6 walking for weight loss tips

Does walking help you lose weight? Yes, but before you chuck on your kicks and head for the park, there are some need to knows, to avoid putting yourself at risk of injury. Because, whilst it might be a low-impact activity, you still need to do it right.

1. Walk tall

Lift your torso up and out of your hips and sense your body ‘lengthening’. This will prevent you from lapsing into a slouch and ‘walking heavy’, which could hinder the way walking for weight loss works.

‘Good posture allows you to take full breaths and fully engage your core muscles, as well as your legs and glutes to achieve a better, more powerful stride,’ says David Wiener, training specialist at fitness app Freeletics.

2. Look up

Your head weighs around 4.5kg, so don’t drag yourself down by staring at the ground on your walking for weight loss quest. Cast your gaze forward, so your head is balanced on your neck and spine.

3. Take smaller steps

By keeping your body upright, you will be able to land with your feet directly underneath your body rather – this will help you to walk lightly.

‘Overstriding can be the cause of injuries so make sure the steps you take aren’t too big which can add additional pressure to your joints, and hinder your walking for weight loss progress,’ Wiener explains.

4. Use your arms

Keep your elbows bent at 90 degrees, your wrists and hands neither floppy nor rigid and move your arms backwards and forwards slightly across your body.

A strong-arm motion can burn 5-10% more calories and add speed, which will again increase calorie burn,’ says Wiener. It’s a handy hack to walking for weight loss, and one that people often let slip.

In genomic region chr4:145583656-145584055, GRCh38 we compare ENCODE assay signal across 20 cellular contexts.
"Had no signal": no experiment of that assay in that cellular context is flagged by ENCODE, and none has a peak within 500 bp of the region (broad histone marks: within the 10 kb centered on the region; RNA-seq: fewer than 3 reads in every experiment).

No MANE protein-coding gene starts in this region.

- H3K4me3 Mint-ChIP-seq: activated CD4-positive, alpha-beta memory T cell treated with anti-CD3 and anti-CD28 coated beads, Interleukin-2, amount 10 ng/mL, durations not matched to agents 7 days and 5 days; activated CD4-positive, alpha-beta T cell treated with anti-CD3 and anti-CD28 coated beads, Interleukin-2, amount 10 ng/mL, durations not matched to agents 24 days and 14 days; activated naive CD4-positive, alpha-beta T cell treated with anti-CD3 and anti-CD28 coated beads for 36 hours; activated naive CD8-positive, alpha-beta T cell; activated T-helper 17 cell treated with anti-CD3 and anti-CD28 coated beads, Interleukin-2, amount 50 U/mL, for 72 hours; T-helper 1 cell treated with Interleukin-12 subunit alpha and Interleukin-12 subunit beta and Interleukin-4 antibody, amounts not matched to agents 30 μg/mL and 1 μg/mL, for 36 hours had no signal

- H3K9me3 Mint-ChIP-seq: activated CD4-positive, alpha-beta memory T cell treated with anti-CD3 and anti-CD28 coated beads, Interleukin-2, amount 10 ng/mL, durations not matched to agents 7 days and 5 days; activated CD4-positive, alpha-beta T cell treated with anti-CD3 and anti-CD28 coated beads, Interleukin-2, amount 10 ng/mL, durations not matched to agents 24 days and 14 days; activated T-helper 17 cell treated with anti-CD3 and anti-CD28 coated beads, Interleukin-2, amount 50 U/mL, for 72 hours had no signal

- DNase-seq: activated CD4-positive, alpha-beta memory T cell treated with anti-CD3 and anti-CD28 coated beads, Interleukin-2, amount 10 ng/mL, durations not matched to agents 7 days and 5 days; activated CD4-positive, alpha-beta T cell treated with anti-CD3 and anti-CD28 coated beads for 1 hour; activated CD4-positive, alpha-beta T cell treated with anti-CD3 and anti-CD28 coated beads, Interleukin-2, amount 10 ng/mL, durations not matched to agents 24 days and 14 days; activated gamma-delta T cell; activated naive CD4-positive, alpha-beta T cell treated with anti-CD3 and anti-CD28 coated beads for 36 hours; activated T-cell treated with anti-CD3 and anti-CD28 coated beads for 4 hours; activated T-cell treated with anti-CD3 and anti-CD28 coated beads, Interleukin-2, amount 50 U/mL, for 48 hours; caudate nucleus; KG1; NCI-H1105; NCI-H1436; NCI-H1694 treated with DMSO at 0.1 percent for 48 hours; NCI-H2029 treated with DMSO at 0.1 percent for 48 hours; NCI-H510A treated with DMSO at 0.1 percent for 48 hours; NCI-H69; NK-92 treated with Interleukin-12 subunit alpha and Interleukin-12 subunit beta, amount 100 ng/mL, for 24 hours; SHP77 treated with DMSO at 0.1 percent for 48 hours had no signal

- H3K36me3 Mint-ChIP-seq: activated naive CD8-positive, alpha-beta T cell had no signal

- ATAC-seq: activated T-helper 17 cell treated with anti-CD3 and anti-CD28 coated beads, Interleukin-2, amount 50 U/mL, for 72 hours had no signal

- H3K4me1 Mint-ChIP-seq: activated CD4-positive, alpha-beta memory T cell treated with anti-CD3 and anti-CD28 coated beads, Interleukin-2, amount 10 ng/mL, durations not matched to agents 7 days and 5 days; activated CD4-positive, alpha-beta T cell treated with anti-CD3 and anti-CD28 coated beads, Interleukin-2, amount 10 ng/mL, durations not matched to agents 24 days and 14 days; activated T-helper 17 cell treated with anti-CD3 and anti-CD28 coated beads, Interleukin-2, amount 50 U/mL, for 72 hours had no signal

5. Use control

Take time to practise walking slower than you would normally, so you can be conscious of whether your footfall is light or heavy, whether your head feels poised on your neck and spine, and whether you can sense unnecessary tension in your arms, shoulders and back. This will all help your walking for weight loss advancement.

6. Nail your foot-strike technique

‘Strike the ground heel first and roll through the step from the heel to the toe, pushing back off with your toe before striking the ground again heel first,’ Wiener says. Again, this one will help prevent any injuries that could stop you achieving your walking for weight loss goal.

4-week walking for weight-loss plan

McGowan designed this plan particularly for beginners who want to lose weight by walking. That said, even if you’re just looking to get your daily steps up, stick around – this plan is an effective way to help you build walking stamina. Plus, it helps to have a plan if you’re aiming for a higher step count.

Fun fact: 10k steps will require about 1 hour and 45 min of walking, McGowan says, but you can lose weight with 30-minute walks, so long as you do them regularly.

The best bit about this plan is that you don’t need to worry about how much walking to do to lose weight, McGowan has it sussed. So, scroll on and get ready for your month of walking more and feeling great!

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Week 1

  • Monday: 3 x 10-min walks, easy pace
  • Tuesday: 30-min walk, brisk
  • Wednesday: 30-min walk, easy pace + strength workout
  • Thursday: 30-min walk, easy pace + strength workout
  • Friday: 30-min walk, brisk + workout of your choice
  • Saturday: 2 x 30-min walks, easy pace
  • Sunday: 60-min walk, brisk

Week 2

  • Monday: 3 x 20-min walks, easy pace
  • Tuesday: 30-min walk, brisk + 1 x 15-min walk, easy pace
  • Wednesday: 35-min walk, easy pace + strength workout
  • Thursday: 35-min walk, easy pace + strength workout
  • Friday: 30-min walk, brisk + workout of your choice
  • Saturday: 2 x 40-min walks, easy pace
  • Sunday: 75-min walk, brisk

Week 3

  • Monday: 4 x 15-min walks, easy pace
  • Tuesday: 30-min walk, brisk + 1 x 30-min walk, easy pace
  • Wednesday: 40-min walk, easy pace + strength workout
  • Thursday: 40-min walk, easy pace + strength workout
  • Friday: 30-min walk, brisk + workout of your choice
  • Saturday: 2 x 45-min walks, easy pace
  • Sunday: 90-min walk, brisk

Week 4

  • Monday: 4 x 20-min walks, easy pace
  • Tuesday: 40-min walk, brisk + 1 x 30-min walk, easy pace
  • Wednesday: 2 x 30-min walks, brisk + strength workout
  • Thursday: 2 x 30-min walks, brisk + strength workout
  • Friday: 30-min walk, brisk + workout of your choice
  • Saturday: 2 x 60-min walks, easy pace
  • Sunday: 105-min walk, brisk